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The law regarding music sampling

Sampling is the use of portions of prior recordings which are incorporated into a new composition. Sampling has become an integral part of many genres of music today. When you sample someone's song without permission, it is an instant copyright violation. It is the unauthorized use of copyrighted material owned by another. Sampling without permission violates two copyrights-the sound recording copyright (usually owned by the record company) and the copyright in the song itself (usually owned by the songwriter or the publishing company).

If you want to use a sample legally, you must obtain permission from the copyright owner. The copyright owner is usually a publishing company or record label. Remember that you must obtain permission from both the owner of the sound recording and the copyright owner of the underlying musical work. The fee for a license to use a sample can vary tremendously. The fee will depend on how much of the sample you intend to use (a quarter second is a minor use; five seconds, a major use), the music you intend to sample (a Madonna chorus will cost more than an obscure drum beat), and the intended use of the sample in your song (it is more costly to build your entire song around the sample than to give it only minor attention).

There are two different ways to pay for a license. First, you can pay a flat fee for the usage. A buy-out fee can range from $250 to $10,000 on a major label. Most fees fall between $1,000 and $2,000. The other way to pay for the license is a percentage of the mechanical royalty rate. The mechanical royalty rate is the amount a person pays to the copyright owner to make a mechanical reproduction (copy) of the song. A license which is a percentage of the mechanical royalty rate is generally between ½ ¢ and 3¢ per record pressed. Everything is negotiable and it is not unusual to get a license for free, if you ask.

If all of this sounds confusing, there's hope. There are businesses devoted entirely to securing and negotiating clearances for samples. These firms charge less than an entertainment attorney would charge and are generally more knowledgeable about the going rates for uses.

If you use samples without obtaining the proper clearance licenses, you have to be aware of the penalties. A copyright infringer is liable for "statutory damages" that generally run from $500 to $20,000 for a single act of copyright infringement. If the court determines there has been wilful infringement, damages can run as high as $100,000. The copyright owner can also get a court to issue an injunction forcing you to cease violating the copyright owner's rights. The court can also force you to recall all your albums and destroy them.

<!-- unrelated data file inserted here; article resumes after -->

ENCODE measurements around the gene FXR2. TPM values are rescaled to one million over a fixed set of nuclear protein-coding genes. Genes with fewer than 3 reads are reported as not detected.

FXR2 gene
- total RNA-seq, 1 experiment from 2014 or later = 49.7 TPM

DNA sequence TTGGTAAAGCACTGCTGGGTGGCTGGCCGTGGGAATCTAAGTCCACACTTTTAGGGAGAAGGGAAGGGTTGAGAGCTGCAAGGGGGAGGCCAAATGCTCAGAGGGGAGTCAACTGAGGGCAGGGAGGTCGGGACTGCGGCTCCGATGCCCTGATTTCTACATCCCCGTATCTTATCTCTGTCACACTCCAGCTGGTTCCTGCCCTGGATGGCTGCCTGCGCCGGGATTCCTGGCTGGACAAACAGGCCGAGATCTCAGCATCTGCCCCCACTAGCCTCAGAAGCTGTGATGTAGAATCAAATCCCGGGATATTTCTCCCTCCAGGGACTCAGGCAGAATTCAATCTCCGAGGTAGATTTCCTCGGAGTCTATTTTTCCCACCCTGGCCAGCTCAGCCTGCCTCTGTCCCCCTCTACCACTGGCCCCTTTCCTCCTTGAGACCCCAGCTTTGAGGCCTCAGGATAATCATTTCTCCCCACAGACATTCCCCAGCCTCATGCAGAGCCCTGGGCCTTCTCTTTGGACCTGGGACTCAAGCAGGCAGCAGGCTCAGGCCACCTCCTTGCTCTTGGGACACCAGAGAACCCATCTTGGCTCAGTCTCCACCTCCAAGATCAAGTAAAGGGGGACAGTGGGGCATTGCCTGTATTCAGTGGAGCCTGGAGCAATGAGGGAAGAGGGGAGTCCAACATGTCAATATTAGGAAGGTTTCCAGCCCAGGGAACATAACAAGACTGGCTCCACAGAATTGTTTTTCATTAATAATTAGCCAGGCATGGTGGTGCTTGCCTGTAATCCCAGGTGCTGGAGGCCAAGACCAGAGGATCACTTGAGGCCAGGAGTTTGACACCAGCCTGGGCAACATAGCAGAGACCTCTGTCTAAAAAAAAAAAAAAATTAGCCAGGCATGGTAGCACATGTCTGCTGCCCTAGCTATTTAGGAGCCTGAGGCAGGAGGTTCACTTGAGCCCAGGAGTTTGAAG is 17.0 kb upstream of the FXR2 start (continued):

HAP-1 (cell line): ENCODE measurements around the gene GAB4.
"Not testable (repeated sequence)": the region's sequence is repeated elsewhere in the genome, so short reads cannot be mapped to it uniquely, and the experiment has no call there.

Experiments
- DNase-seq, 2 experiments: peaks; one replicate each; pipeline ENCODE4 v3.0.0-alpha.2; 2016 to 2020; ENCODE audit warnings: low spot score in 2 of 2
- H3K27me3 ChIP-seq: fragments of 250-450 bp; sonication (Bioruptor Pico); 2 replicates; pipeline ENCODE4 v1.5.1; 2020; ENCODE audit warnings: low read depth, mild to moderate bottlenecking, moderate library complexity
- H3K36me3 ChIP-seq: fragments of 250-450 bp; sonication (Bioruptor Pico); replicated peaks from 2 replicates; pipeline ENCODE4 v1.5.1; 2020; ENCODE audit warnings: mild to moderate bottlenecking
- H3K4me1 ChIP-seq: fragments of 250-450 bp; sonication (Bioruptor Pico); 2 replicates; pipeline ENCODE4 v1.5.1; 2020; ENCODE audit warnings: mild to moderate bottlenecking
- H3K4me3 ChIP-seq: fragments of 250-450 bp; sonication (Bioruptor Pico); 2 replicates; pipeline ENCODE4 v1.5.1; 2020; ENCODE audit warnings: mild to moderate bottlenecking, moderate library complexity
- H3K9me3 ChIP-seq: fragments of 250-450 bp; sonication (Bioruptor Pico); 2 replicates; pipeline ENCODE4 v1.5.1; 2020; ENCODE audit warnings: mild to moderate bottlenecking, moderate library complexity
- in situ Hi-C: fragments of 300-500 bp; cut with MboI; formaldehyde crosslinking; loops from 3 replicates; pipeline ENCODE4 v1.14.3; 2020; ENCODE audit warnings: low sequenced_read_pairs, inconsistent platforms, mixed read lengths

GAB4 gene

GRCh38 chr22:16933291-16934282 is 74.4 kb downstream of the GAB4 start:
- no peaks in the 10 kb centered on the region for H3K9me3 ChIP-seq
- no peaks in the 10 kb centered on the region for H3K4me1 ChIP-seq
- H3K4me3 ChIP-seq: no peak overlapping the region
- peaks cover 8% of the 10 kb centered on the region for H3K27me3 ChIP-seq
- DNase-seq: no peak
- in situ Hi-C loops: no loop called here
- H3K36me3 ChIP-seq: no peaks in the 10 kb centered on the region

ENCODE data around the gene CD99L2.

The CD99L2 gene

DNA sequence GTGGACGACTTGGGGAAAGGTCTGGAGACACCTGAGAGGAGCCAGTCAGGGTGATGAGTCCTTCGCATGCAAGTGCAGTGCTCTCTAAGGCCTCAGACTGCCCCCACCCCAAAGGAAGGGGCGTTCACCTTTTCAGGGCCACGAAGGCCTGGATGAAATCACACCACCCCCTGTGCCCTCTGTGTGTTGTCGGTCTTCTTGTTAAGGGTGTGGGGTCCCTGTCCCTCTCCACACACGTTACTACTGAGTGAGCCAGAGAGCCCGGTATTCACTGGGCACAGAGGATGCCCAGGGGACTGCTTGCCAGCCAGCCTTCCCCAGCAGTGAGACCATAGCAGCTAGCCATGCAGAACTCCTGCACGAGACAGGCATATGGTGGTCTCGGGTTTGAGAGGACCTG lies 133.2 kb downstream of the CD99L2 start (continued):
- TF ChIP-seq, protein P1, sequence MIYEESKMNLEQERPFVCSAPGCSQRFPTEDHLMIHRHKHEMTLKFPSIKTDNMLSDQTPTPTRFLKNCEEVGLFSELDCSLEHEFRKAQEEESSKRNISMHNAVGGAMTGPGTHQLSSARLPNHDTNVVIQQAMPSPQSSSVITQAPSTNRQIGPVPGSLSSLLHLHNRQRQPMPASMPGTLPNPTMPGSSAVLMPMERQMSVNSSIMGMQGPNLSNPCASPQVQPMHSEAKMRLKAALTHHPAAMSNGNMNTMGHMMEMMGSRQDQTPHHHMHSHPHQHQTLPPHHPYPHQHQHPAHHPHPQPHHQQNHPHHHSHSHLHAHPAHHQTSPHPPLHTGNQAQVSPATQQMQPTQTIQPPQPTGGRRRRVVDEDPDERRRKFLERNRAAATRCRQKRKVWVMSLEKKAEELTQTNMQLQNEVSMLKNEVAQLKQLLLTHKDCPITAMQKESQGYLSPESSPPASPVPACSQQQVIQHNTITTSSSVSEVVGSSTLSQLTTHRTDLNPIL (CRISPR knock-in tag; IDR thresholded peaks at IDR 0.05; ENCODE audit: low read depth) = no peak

There is also a rumour going around that you can use four notes of any song under the "fair use" doctrine. There is no "four note" rule in the copyright law. One note from a sound recording is a copyright violation. Saturday Night Live was sued for using the jingle, "I Love New York" which is only four notes. The test for infringement is whether the sample is "substantially similar" to the original. Remember, a judge or jury is the one who determines this and these people may be much less receptive to your music than your fans. My point is you cannot rely on fair use as a defence.

Sampling can also have tremendous consequences if you have a record contract. Most record contracts have provisions called "Warranties", "Indemnifications" and "Representations". These provisions constitute a promise that you created all the music on your album and an agreement to reimburse the label if it is sued. These same provisions are included in all contracts throughout the entertainment distribution chain. The record company has them with the artist, the distributors with the record company, the record stores with the distributors, and so on. Well, all these warranties point back at the artist who is responsible to everyone else! Therefore, if you violate someone else's copyright, you will be paying all the bills of your record company, distributor and any stores which incur expenses as a result of your infringement. This can run into serious money as you can imagine. You will also be in breach of your record contract. Read your record contract carefully before using any samples.

Michael McCready represents clients in all areas of the music industry including music, radio, television, stage, and book publishing. His music law practice includes representing bands, record labels, production companies, recording studios, promoters, and music publishers. His work includes copyrights, analysing and drafting contracts, trademarks, publishing, and litigation.

Michael McCready
Attorney at Law

1900 Chicago Road
Chicago, IL 60411
McCready@music-law.co

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